Students can browse, arrange a viewing and book a room online by visiting unite-students.com or find out more by calling 0800 783 4213.

UNITE is a founding member of the ANUK Code of Standards for Larger Developments. The Code aims to facilitate good relationships between property owners, managers and tenants. Being member of the code is part of our commitment to providing students with first class accommodation.

Voices
The Sumatran tiger, endemic to the Indonesian island of Sumatra, is an endangered species
voicesJonathon Porritt: The wild tiger population is thought to have dropped by 97 per cent since 1900
News
news
Arts and Entertainment
Story line: Susanoo slays the Yamata no Orochi serpent in the Japanese version of a myth dating back 40,000 years
arts + entsApplying the theory of evolution to the world's many mythologies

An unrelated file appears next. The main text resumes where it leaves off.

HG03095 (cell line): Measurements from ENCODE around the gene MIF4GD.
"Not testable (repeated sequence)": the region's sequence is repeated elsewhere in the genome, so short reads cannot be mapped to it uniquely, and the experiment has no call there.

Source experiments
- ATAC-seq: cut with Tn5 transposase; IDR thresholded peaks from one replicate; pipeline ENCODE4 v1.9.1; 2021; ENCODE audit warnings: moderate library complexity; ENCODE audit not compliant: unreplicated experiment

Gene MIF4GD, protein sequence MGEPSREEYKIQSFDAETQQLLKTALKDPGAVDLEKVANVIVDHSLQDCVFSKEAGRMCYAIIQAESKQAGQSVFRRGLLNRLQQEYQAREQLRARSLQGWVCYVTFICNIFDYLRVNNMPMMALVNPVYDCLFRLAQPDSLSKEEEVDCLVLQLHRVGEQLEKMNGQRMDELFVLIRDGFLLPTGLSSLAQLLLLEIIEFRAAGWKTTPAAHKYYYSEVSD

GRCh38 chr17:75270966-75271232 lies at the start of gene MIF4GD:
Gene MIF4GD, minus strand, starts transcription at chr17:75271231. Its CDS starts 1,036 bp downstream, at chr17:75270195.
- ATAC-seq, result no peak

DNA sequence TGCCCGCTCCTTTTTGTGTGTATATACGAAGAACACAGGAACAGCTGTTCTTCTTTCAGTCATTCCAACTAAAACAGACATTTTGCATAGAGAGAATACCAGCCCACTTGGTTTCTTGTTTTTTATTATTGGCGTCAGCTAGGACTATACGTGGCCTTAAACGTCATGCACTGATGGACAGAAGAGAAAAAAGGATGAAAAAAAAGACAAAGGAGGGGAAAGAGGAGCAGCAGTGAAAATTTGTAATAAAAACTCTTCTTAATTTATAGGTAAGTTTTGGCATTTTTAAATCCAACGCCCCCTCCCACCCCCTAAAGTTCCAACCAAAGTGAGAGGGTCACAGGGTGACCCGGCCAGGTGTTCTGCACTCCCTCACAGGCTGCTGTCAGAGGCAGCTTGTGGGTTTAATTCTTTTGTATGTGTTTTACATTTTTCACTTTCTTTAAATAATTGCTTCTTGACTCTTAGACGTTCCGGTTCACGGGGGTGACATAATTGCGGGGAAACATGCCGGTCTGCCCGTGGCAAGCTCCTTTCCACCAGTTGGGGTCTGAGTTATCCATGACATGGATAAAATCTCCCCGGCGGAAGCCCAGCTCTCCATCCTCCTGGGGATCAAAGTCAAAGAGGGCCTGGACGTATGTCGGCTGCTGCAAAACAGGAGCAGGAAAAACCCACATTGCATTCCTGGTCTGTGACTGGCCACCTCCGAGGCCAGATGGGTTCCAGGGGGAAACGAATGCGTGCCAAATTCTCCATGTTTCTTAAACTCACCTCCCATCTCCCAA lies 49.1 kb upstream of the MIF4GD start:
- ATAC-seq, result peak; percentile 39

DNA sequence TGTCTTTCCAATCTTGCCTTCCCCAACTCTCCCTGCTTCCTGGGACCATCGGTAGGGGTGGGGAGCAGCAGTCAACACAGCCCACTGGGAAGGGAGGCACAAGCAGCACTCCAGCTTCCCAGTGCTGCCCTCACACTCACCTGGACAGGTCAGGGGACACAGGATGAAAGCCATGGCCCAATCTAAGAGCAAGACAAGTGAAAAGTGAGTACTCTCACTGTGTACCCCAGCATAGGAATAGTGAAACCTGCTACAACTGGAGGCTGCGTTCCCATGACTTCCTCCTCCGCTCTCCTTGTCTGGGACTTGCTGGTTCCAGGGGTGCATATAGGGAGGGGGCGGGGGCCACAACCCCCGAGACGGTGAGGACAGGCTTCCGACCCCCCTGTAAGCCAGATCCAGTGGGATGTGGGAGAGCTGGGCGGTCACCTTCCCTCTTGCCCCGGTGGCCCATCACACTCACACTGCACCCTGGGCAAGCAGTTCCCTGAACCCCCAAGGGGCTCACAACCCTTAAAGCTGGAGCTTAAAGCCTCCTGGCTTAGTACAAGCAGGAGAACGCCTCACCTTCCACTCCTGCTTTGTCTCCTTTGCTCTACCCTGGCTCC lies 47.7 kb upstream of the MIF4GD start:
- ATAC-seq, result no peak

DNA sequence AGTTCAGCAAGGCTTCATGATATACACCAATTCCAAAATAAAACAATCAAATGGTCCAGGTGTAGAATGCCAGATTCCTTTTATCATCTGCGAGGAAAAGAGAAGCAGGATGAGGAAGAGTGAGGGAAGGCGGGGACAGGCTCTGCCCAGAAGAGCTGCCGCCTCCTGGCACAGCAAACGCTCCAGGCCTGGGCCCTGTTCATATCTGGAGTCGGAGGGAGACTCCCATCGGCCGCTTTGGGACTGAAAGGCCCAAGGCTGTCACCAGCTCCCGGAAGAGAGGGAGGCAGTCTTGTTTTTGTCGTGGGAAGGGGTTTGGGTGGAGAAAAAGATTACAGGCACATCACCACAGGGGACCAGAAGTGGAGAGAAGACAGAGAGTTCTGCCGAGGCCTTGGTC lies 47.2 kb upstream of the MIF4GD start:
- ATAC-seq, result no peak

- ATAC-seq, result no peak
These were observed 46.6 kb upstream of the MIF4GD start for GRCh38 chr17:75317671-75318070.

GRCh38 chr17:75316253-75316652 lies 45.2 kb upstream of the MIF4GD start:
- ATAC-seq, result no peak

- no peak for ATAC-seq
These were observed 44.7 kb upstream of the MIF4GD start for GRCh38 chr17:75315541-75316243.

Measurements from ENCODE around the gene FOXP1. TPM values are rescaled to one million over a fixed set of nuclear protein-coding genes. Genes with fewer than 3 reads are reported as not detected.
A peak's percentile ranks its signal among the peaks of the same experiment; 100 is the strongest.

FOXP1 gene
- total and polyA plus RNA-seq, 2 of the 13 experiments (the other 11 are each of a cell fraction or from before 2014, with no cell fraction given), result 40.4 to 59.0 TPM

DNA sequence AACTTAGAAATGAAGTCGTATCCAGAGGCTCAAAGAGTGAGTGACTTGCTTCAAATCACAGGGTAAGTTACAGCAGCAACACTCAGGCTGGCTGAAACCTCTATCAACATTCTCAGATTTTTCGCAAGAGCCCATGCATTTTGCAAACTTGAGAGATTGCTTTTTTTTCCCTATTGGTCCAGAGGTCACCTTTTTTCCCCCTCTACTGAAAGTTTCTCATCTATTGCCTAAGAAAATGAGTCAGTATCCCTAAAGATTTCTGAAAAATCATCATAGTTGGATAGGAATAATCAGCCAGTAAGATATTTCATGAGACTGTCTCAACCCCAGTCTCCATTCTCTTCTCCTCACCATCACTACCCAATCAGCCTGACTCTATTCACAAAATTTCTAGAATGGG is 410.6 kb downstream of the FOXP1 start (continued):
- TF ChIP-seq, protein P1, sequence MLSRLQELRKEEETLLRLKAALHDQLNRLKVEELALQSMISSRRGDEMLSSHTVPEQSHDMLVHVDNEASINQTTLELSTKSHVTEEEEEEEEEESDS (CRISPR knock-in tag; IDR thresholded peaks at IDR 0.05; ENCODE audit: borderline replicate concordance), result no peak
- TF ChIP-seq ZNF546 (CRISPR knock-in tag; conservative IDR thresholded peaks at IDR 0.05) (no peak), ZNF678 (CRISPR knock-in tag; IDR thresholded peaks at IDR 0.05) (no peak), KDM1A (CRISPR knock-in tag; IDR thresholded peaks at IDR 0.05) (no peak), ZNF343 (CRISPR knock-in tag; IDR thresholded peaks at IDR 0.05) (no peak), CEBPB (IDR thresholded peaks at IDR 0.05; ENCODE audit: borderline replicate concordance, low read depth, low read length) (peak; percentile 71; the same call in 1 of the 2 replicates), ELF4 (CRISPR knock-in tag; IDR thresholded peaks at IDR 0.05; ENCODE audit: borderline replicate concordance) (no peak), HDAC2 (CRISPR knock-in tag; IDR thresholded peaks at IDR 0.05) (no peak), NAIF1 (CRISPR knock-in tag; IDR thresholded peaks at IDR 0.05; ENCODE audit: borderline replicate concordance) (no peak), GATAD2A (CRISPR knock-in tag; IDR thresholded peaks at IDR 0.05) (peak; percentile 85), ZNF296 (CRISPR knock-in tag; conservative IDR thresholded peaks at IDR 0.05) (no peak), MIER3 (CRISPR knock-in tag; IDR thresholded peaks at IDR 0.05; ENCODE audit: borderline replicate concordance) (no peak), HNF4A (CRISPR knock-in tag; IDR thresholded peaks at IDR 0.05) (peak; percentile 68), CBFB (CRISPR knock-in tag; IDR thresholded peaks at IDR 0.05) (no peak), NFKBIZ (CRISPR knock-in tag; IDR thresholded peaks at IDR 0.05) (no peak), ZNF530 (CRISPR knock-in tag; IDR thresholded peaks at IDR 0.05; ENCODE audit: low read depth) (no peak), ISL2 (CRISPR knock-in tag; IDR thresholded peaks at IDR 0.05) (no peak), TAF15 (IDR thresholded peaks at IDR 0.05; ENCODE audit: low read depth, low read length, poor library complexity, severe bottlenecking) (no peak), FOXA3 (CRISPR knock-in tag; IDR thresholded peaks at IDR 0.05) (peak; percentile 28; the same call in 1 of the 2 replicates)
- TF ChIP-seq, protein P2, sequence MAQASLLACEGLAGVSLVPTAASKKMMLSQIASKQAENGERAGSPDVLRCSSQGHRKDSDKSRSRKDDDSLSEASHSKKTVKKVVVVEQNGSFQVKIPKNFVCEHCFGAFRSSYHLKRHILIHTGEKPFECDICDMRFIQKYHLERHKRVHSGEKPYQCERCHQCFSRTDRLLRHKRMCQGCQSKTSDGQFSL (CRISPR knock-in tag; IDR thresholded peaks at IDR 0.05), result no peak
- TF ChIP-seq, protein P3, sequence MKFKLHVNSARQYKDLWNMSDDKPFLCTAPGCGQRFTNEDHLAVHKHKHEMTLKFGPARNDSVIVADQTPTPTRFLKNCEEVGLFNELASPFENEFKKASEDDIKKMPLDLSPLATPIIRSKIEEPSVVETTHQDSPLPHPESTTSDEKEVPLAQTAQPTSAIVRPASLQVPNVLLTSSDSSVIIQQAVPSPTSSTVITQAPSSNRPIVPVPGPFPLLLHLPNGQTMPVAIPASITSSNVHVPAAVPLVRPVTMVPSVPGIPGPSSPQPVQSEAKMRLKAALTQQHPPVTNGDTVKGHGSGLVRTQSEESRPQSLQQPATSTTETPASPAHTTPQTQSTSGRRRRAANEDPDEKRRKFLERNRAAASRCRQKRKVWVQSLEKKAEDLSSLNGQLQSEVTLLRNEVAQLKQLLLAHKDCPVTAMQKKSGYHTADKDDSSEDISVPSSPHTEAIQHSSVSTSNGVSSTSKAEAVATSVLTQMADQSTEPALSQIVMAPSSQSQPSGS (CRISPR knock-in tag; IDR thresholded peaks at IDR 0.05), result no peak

Life and Style
Popular plonk: Lambrusco is selling strong
Food + drinkNaff Seventies corner-shop staple is this year's Aperol Spritz
PROMOTED VIDEO
Have you tried new the Independent Digital Edition apps?
News
Gardai wait for the naked man, who had gone for a skinny dip in Belfast Lough
newsTwo skinny dippers threatened with inclusion on sex offenders’ register as naturists criminalised
News
Shake down: Michelle and Barack Obama bump knuckles before an election night rally in Minnesota in 2008, the 'Washington Post' called it 'the fist bump heard round the world'
newsThe pound, a.k.a. the dap, greatly improves hygiene
Arts and Entertainment
La Roux
music
Arts and Entertainment
Graham Fellows as John Shuttleworth
comedySean O'Grady joins Graham Fellows down his local Spar
News
people
News
Ross Burden pictured in 2002
people
News
Elisabeth Murdoch: The 44-year-old said she felt a responsibility to 'stand up and be counted’'
media... says Rupert Murdoch
Arts and Entertainment
tv
Extras
indybest